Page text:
Climate talks: Obama victory offers hope, but Congress is key
One of Barack Obama's first tasks will be to lead the United States back into the heart of the global debate on climate change, ending the country's years of isolation and skepticism.
His victory will spark intense relief among negotiators in Europe and Asia.
Obama has pledged nothing less than a demolition of the policies that since March 2001 have left America friendless and at times a pariah on the issue of global warming.
But analysts caution those who believe Obama's win will now smash the deadlock gripping a new UN deal on greenhouse gases.
One one side, Obama has to swiftly persuade the world that his country is now keen on tackling its colossal emissions of heat-trapping carbon.
But he also has to deal with the lengthy post-inauguration processes in Washington -- and secure support for emissions curbs when millions of Americans are worried by their country's sick economy.
"There is an idea in some parts of the world that the US will get re-engaged and that will solve everything, but it will still be a difficult process," said Reid Detchon, executive director of climate and energy at the UN Foundation, a not-for-profit organisation that supports the role of the United Nations.
When President George W. Bush walked out of the Kyoto Protocol, the cornerstone UN accord on cutting carbon pollution, he dealt a nearly lethal blow to efforts to resolve the world's most urgent environmental problem through global negotiation.
Progress to craft a more ambitious successor to Kyoto beyond 2012 has been stymied by a standff between the United States and the developing giants.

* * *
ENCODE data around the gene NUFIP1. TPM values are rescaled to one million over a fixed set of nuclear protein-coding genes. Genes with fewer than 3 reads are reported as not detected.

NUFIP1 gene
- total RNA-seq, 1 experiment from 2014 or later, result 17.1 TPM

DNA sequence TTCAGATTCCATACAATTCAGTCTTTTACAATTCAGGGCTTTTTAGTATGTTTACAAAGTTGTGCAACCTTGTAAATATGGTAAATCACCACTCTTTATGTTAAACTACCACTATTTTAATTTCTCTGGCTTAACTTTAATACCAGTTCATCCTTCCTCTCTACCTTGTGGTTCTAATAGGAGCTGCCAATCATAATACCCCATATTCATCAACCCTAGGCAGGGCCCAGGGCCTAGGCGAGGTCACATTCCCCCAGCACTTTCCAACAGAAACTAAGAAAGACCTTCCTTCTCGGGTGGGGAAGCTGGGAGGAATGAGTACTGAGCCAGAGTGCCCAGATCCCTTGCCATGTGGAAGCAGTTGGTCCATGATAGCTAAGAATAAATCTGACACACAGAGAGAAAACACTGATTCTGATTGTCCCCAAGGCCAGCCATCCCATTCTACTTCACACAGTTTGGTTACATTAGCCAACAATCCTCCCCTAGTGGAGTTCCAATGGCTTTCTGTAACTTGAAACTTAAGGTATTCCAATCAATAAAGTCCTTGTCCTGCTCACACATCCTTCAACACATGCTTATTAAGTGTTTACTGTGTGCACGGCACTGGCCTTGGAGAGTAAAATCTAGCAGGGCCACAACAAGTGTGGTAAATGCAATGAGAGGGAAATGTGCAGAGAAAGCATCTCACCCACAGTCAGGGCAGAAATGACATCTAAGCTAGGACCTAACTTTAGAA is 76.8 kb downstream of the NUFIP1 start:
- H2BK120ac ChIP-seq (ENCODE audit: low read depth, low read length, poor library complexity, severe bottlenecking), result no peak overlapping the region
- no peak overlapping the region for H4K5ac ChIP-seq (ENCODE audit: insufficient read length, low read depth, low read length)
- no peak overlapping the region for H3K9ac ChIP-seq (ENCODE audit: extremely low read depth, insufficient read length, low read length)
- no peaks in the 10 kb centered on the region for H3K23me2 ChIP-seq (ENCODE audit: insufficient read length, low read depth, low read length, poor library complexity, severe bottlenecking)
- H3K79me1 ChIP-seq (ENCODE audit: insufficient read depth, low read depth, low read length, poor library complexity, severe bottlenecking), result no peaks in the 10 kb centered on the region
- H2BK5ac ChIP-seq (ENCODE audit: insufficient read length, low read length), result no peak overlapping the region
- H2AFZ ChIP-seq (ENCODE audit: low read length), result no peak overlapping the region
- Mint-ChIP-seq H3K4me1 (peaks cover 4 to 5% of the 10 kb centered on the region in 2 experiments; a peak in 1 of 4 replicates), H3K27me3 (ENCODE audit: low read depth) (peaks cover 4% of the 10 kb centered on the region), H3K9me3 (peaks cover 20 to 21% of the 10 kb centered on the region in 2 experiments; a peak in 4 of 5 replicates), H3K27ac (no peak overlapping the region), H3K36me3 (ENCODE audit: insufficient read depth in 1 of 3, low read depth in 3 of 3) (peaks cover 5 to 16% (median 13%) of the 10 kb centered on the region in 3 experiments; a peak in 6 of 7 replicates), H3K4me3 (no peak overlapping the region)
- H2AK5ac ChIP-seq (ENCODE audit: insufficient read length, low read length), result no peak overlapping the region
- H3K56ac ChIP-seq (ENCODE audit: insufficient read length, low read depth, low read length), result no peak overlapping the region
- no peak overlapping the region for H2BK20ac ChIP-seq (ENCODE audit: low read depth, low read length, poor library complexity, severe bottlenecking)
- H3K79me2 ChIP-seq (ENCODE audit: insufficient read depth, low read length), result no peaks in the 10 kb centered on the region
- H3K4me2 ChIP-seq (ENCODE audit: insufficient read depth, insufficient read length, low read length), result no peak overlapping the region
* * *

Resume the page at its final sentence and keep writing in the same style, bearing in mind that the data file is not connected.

Bush loathes Kyoto-style caps on emissions, saying these measures are too costly for the US economy and unfair if fast-growing polluters escape similar constraints.
The emerging economies, though, argue that the historical blame for today's warming lies with countries that powered their rise to prosperity by burning oil, gas and coal. In a world still driven by fossil fuels, tough obligations on emissions would threaten their rise from poverty, they argue.
Obama -- in his election manifesto, at least -- would sweep away the pillars of Bush's climate legacy.
He would set a goal of reducing US emissions to 1990 levels by 2020 and by 80 percent by 2050, using a cap-and-trade system and a 10-year programme worth 150 billion dollars in renewable energy research and deployment.
He would not wait for China and India to act, but insist they must not be far behind making their own binding commitments, Obama aides told Nature, the British science journal, last month.
Obama will soon have the chance to show how keen he is turn this rhetoric into action.
He is likely to send members of his transition team to Poznan, Poland, for the December 1-12 UN climate talks. They will be negotiators-in-waiting alongside the official US delegation, now in the sunset of the Bush presidency.
Obama's big problem is time.
Only a year will remain before the UN negotiations climax in Copenhagen.
Traditionally, it takes a US president months to appoint a cabinet and gain Congressional approval for it.
Then there is the mammoth challenge of a carbon emissions bill, which powerful utilities and oil corporations may well fight every inch of the way.
It could take until 2010 before such a bill becomes law, says Steve Sawyer, a former Greenpeace activist who now heads the Global Wind Energy Council (GWEC), an interest group in Brussels.
"The room to manoeuvre on the CO2 cap and international negotiations issue will be determined more by attitudes in Congress than the general public," he said.
Detchon said other countries will be demanding "some indication" that Congress will go along with Obama's climate policies. In 1997, the US Senate -- whose approval is needed to ratify a treaty -- voted 98-0 against the Clinton administration's approval of the Kyoto format.
To marshall support, Obama could argue that investment in renewables will create jobs and channel some of the revenues from the carbon market to the public's benefit, said some analysts.
He could also argue that energy efficiency is linked to to national security, weaning the US away from imported fossil fuels from volatile regions.
"The same issues that you have to address if you want to reduce dependence on imported oil and create a higher degree of energy security are the same issues that you must address from a climate perspective," said Bjorn Stigson, president of the Geneva-based World Business Council for Sustainable Development.